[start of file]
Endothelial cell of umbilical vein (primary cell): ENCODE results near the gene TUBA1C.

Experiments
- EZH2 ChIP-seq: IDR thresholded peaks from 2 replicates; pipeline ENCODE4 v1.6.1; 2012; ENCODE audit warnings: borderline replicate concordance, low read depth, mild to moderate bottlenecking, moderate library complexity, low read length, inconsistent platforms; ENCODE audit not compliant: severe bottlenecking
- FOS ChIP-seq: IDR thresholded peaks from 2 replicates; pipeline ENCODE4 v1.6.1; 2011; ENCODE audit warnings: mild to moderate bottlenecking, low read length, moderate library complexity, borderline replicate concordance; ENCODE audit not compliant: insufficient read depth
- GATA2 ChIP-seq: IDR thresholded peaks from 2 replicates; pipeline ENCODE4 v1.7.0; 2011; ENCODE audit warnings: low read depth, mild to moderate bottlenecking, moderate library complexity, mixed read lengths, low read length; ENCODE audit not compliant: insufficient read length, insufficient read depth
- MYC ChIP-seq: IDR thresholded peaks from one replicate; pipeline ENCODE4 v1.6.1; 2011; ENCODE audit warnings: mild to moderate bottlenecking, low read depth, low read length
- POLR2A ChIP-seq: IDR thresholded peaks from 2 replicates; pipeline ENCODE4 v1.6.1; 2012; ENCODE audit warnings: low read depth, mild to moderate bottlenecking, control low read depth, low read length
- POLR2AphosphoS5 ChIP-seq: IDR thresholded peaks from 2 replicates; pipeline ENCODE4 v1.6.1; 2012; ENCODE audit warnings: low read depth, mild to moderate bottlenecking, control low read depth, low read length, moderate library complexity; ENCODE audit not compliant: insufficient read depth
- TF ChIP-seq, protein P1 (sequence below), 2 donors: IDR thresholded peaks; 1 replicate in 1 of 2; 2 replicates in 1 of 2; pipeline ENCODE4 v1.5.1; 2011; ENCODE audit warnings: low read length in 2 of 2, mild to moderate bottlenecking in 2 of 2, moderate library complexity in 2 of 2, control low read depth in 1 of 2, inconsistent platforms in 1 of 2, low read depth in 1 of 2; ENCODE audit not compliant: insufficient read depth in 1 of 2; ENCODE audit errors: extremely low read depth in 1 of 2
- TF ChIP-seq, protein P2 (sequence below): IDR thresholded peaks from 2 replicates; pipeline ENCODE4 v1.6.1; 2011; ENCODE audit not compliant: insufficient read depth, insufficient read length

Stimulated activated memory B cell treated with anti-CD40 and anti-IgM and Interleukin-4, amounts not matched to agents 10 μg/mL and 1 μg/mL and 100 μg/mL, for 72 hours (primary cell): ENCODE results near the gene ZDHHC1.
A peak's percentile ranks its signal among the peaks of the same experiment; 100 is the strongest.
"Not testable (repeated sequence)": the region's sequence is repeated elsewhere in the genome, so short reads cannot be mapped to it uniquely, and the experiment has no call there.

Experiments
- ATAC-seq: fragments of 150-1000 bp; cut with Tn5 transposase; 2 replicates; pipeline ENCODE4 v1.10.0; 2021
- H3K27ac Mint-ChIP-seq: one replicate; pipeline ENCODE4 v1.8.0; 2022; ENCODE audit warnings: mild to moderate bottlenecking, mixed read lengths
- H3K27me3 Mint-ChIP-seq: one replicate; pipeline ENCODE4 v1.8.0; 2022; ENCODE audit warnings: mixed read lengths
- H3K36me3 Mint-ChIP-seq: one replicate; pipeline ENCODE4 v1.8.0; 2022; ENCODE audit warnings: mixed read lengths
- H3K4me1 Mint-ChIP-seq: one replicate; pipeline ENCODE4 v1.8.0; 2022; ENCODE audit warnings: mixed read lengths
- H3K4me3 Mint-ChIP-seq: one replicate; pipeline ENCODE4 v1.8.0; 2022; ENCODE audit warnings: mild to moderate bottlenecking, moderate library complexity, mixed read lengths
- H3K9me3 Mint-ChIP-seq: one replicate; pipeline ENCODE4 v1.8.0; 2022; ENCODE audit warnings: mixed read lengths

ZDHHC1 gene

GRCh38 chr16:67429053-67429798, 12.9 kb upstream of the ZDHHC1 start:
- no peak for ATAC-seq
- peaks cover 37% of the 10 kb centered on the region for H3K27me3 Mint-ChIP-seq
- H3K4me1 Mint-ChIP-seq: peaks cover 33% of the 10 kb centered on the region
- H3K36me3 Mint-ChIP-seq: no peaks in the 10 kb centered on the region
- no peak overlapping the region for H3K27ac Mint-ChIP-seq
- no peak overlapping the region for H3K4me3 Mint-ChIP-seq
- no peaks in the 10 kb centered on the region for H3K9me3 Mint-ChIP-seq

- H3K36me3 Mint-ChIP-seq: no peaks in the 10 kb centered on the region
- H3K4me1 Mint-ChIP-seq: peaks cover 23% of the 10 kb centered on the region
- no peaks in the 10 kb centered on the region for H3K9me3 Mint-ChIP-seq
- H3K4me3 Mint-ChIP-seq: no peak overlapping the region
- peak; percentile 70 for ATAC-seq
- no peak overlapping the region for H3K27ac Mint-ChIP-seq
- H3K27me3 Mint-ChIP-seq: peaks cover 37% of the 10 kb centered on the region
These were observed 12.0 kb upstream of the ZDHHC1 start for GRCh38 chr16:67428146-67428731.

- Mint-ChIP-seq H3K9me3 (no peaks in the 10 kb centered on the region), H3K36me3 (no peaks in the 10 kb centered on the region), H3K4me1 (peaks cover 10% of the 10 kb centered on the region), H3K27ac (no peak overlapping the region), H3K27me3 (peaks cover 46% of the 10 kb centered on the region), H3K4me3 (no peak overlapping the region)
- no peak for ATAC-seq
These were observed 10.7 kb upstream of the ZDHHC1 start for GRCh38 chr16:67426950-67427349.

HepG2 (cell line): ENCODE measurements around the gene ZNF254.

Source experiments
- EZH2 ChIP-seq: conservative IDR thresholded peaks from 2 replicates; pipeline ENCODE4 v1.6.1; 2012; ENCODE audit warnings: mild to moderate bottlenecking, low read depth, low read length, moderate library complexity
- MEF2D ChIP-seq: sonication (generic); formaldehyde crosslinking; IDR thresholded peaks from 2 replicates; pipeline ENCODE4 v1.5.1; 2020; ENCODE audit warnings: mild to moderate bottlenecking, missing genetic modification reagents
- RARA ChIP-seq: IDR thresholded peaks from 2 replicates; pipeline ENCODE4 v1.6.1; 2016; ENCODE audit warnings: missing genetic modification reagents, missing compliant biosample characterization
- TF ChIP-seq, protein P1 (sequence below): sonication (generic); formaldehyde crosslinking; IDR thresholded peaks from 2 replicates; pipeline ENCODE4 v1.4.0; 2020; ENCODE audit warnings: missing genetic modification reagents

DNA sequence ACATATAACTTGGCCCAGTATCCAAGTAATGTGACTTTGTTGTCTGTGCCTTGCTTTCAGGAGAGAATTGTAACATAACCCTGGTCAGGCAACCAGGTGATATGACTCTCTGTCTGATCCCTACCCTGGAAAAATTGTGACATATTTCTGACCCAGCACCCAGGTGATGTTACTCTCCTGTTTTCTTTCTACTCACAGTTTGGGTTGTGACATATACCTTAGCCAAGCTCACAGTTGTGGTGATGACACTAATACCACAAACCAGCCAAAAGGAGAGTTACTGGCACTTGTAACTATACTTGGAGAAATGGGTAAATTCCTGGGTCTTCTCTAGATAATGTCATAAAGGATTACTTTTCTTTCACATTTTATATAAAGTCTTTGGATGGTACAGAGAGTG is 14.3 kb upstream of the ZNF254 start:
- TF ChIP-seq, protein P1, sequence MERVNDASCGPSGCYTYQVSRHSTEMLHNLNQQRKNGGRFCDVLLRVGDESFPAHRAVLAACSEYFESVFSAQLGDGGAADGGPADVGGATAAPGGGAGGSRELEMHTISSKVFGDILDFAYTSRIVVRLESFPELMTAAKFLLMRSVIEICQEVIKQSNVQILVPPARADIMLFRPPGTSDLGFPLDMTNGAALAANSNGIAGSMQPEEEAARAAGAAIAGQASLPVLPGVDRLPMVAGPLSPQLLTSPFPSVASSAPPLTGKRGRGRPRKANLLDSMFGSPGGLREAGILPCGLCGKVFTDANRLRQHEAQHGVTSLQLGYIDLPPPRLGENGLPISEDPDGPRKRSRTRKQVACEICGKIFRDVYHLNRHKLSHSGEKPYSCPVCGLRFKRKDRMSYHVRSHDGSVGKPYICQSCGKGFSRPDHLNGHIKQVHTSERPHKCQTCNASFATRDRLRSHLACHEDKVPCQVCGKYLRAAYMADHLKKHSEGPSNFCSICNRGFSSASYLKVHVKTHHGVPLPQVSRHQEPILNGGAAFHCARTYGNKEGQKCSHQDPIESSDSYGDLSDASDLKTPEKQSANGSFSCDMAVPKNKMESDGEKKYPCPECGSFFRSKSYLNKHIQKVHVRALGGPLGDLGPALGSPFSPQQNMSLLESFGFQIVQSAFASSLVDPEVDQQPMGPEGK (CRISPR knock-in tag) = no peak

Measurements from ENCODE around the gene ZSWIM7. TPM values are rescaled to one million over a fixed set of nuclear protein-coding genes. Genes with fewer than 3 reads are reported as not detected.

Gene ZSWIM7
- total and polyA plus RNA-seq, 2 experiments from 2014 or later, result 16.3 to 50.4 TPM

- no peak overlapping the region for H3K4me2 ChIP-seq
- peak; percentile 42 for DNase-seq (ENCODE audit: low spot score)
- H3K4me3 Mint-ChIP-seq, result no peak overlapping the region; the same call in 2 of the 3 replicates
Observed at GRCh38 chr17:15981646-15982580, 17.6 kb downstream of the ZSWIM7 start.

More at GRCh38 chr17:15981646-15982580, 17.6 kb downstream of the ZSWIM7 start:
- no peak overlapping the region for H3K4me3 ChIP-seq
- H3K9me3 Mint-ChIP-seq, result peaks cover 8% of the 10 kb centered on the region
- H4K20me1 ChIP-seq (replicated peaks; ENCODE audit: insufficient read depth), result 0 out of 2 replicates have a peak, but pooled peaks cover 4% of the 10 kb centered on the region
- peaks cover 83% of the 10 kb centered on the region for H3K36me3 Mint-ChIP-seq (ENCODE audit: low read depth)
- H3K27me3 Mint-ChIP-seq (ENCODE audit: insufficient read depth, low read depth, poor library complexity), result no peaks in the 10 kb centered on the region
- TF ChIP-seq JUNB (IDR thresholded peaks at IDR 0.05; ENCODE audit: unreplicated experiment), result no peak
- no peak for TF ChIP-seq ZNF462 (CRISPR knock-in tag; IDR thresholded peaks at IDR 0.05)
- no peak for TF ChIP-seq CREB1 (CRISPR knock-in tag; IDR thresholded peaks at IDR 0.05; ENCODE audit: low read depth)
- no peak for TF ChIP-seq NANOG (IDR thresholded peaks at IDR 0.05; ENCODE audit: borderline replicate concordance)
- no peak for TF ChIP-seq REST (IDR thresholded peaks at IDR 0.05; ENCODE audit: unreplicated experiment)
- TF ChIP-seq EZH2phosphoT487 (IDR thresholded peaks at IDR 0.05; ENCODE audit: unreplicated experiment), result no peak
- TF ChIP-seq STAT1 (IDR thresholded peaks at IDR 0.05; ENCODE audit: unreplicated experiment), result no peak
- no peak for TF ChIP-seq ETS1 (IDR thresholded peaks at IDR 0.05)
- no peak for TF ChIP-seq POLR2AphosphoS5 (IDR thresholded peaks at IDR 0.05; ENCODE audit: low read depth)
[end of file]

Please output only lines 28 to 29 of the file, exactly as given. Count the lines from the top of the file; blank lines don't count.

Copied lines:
- no peak overlapping the region for H3K27ac Mint-ChIP-seq
- no peak overlapping the region for H3K4me3 Mint-ChIP-seq